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Your plant look great. I grew Tasmanian Chocolate and Iditarod Red last winter/spring. IR produces a ton of tomatoes; The tomatoes from TC were huge and great. I'm growing Wherokowai now but it is not as far along as yours.

That's great that you have tomatoes set in this heat.

Do you give them any shade?
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Old September 21, 2015   #9
pecker88
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one thing I noticed was that your SWC's are white. Have you lifted the inner bucket out and checked the water in the reservoir for algae? I tried using white buckets outside and the reservoir turned to algae. I ended up painting mine black.
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Old September 21, 2015   #10
kunosoura
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Your plant look great. I grew Tasmanian Chocolate and Iditarod Red last winter/spring. IR produces a ton of tomatoes; The tomatoes from TC were huge and great. I'm growing Wherokowai now but it is not as far along as yours.

That's great that you have tomatoes set in this heat.

Do you give them any shade?
Thanks for the compliments - we really are excited to see what happens. We are originally from VA and I haven't had the opportunity to grow anything in FL until moving into our townhouse just recently. So definitely learning the FL ropes still.

Had one blossom drop from the Extreme Bush and another successfully fertilized. I haven't seen yet whether any of the others are successfully fertilizing. Should know in the next day or two. Hopefully I'll get some fruit set on the others as well. I was/am also curious whether this heat is too severe to set fruit... depending on how things are going I might wait an extra 3-4 weeks before sowing next year.

Haven't been providing any shade.
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Old September 21, 2015   #11
kunosoura
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Originally Posted by pecker88 View Post
one thing I noticed was that your SWC's are white. Have you lifted the inner bucket out and checked the water in the reservoir for algae? I tried using white buckets outside and the reservoir turned to algae. I ended up painting mine black.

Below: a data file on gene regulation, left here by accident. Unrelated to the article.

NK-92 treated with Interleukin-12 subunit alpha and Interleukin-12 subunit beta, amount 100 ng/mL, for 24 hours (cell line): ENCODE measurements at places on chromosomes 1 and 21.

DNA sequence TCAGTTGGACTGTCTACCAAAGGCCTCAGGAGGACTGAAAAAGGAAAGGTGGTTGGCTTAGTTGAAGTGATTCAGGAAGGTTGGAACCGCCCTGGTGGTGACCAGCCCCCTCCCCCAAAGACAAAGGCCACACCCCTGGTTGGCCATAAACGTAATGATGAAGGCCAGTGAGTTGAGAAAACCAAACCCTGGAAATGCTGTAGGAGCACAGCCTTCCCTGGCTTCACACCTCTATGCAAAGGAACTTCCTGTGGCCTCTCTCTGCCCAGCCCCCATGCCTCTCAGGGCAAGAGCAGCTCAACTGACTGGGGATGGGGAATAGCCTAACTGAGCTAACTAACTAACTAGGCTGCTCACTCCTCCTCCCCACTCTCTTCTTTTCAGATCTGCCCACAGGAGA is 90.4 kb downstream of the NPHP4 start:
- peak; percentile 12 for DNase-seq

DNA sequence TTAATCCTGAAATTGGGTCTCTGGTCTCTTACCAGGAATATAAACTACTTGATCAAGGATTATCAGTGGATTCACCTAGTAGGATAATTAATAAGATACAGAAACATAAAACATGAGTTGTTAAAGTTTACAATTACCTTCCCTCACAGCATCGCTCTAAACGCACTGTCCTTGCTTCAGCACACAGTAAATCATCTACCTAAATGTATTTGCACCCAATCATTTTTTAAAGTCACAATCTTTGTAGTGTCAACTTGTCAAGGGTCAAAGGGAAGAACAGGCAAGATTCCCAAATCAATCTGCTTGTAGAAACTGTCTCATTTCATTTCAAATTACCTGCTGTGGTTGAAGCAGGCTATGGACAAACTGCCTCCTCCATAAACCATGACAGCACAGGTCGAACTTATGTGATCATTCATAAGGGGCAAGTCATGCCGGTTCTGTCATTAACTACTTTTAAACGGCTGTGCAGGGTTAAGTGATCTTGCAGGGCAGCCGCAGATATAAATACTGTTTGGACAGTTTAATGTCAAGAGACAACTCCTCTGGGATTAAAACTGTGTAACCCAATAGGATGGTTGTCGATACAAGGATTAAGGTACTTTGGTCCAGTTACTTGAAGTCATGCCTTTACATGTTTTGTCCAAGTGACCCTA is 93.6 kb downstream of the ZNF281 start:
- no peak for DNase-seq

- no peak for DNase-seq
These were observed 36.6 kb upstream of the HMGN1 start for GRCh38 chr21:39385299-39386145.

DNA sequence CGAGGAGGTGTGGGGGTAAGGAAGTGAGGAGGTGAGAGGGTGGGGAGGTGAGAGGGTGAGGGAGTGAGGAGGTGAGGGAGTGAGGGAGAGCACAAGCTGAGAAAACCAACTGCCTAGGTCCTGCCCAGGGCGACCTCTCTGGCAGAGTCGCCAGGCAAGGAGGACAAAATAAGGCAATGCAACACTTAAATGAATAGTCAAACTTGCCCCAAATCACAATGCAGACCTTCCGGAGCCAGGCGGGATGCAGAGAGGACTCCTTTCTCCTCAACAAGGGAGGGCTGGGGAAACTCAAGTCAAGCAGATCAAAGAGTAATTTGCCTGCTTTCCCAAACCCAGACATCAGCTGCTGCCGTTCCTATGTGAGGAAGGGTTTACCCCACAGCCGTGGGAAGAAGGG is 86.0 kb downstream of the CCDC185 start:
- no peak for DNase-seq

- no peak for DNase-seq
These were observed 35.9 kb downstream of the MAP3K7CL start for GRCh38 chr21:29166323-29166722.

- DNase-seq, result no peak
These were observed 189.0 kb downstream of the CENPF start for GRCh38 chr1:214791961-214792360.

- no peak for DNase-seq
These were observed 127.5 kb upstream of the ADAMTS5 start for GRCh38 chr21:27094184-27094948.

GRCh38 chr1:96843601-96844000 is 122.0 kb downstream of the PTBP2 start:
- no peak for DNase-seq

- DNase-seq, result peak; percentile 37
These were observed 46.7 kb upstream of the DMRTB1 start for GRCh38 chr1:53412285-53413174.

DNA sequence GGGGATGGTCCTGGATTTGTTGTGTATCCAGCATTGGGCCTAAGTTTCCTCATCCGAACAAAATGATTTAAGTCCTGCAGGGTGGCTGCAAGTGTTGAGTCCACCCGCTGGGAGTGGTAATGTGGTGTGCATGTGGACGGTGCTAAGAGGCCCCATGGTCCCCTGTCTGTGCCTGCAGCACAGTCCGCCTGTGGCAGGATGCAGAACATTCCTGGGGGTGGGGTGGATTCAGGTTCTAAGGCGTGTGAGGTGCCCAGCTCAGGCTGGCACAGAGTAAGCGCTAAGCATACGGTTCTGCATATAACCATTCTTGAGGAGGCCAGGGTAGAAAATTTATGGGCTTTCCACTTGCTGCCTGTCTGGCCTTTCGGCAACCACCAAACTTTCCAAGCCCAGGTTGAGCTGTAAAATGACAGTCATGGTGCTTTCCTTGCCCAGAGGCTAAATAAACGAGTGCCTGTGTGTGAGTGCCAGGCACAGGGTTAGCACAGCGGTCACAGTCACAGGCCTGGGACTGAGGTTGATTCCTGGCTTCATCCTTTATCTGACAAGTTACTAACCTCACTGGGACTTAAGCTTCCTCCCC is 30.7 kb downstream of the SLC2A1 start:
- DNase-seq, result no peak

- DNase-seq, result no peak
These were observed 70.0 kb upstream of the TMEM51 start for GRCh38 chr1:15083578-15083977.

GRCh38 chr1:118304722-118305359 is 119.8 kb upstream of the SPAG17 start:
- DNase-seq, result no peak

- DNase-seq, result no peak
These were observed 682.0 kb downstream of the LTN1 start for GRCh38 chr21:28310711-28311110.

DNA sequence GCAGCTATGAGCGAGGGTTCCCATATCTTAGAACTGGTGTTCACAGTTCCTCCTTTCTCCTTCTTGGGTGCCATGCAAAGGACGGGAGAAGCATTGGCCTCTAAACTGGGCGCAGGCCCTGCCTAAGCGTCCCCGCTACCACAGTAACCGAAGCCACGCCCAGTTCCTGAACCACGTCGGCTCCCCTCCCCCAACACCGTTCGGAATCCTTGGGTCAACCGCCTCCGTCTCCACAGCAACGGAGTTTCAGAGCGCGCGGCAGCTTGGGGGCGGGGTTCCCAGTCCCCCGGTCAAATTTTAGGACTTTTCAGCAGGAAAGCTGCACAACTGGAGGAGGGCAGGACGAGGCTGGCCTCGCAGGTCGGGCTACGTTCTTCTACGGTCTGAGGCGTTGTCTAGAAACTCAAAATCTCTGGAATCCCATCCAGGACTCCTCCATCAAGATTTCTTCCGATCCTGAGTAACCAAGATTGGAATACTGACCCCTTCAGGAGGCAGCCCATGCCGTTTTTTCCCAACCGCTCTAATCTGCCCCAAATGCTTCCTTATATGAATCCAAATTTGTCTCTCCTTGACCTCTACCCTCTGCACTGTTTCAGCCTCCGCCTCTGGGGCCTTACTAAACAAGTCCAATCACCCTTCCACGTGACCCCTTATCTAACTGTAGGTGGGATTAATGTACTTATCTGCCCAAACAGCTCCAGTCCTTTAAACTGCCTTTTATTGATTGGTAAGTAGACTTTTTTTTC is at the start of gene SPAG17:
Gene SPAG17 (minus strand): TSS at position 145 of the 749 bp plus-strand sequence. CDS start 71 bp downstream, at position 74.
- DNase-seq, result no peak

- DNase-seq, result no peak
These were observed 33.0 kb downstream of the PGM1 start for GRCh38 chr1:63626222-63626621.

Greetings Pecker, I've been following some of your progress on your containers. Your findings with the peat moss had me a little nervous that I over-did it with mine. Hopefully not though.

I chose white to keep soil temps down. Might cover them with something darker this winter, but we'll see.

I've seen some indications of algae growing around the edges of the buckets where they contact the ground, probably makes sense that there could be some inside. Do you think having some algae is detrimental beyond it competing with tomato for nutrients? I guess an algae bloom could lead to deoxygenation in the water once it overpopulates and then crashes, but with plenty of holes for ventilation I'm not sure that's the end of the world.
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Old September 21, 2015   #12
Zenbaas
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Quote:
Originally Posted by pecker88 View Post
one thing I noticed was that your SWC's are white. Have you lifted the inner bucket out and checked the water in the reservoir for algae? I tried using white buckets outside and the reservoir turned to algae. I ended up painting mine black.
Ultimate solution White buckets(bottom) with black buckets inside
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Old September 22, 2015   #13
NarnianGarden
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Lookin' good! I had a Tasmanian Choco in a (smaller than yours) container this year - it produced about 15 fruits. Will try a larger bucket next time, plus a proper support system.
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Old September 22, 2015   #14
Cole_Robbie
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Great pics. I haven't tasted a lot of those varieties, but Tasmanian Chocolate is excellent, one of my favorites.

All that mass of the pool water and the concrete they are sitting on are helping you to regulate temps at the root zone, which I think is important for container plants.
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Old September 22, 2015   #15
fonseca
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You can buy Reflectix foil-backed insulation at hardware stores. I wrap most of my self-watering 5 G buckets in it. Extra insulation to keep the root zone cooler, keeps the sun off the buckets for longer life, and no algae.

I also add a layer of jute fabric so my neighbors don't complain about the appearance. Neighbors...

Aluminum foil on top of the bucket can focus sunlight on foliage and really burn leaves, be on the lookout. I mulch my buckets with pine bark and then sow miniclover for a living mulch and free nitrogen. Miniclover only grows a few inches tall.
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Last edited by fonseca; September 22, 2015 at 10:40 PM.